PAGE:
- 33D: Animal that leaves when it's cared for? (Chia Pet) — I don't like "leaves" as verb meaning "grows leaves," but the clue is a valiant misdirection attempt.
- 48D: Overly enthusiastic (rabid) — yes, like fans.
- 51D: Salamandridae family member (newt) — "Salamandridae" looks formidable, but you can see ordinary "salamander" in there, and NEWT is supercommon.
- 63D: Bloomsday honoree (Joyce) — remember how I told you I've never read Yeats? Well he's not alone on my DNR list ...
- 64D: Skedaddles (scoots) — I had SCRAMS.
- 71D: Member of a modern theocracy (Iranian) — technically a "theocratic republic," I think.
- 99D: Court great Karl (Malone) — I worry about Mr. MALONE. How long until people just forget about him. I know he's a Hall-of-Famer for sure, but still ... I see future crosswords with future solvers complaining "Who the hell is Karl Malone?" To which I will reply, "How could you not ...? Why, in my day ..."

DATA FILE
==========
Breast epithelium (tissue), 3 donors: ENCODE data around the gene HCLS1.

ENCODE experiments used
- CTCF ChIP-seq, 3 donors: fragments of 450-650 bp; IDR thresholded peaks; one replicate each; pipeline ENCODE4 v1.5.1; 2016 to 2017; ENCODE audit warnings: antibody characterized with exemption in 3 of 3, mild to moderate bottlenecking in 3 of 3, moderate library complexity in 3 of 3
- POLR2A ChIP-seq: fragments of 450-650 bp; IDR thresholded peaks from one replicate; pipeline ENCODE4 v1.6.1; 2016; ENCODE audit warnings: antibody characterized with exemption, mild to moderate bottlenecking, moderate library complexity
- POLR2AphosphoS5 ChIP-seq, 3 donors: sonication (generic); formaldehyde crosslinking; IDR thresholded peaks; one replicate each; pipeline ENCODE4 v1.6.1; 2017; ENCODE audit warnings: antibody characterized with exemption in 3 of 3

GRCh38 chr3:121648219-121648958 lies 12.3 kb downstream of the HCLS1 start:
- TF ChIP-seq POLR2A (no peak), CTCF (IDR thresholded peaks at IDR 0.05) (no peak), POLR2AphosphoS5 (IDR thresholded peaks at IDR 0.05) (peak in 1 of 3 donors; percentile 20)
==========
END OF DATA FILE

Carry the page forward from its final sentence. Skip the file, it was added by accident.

And now your Tweets of the Week (puzzle chat from the Twitterverse)
- fleetwoodwack Don't solve a Patrick Berry crossword with a hangover.
- Zahornberger I got so close to finishing this crossword... WtF is "Nosegay"?
- ericaandbaxter Sometimes I wonder whether nytimes crossword puzzles are in english
- miltonline I have been treated really badly by the UK Press this year. They keep charging me for each newspaper & give me really difficult crosswords.
- Belflower122 No Shame Theatre was full, so it's beer and Twizzlers and The Office and crosswords! I am so exciting.
- BriefCanPhotos is watching Jet Li fight himself, and is beginning to think his love for crosswords may be unhealthy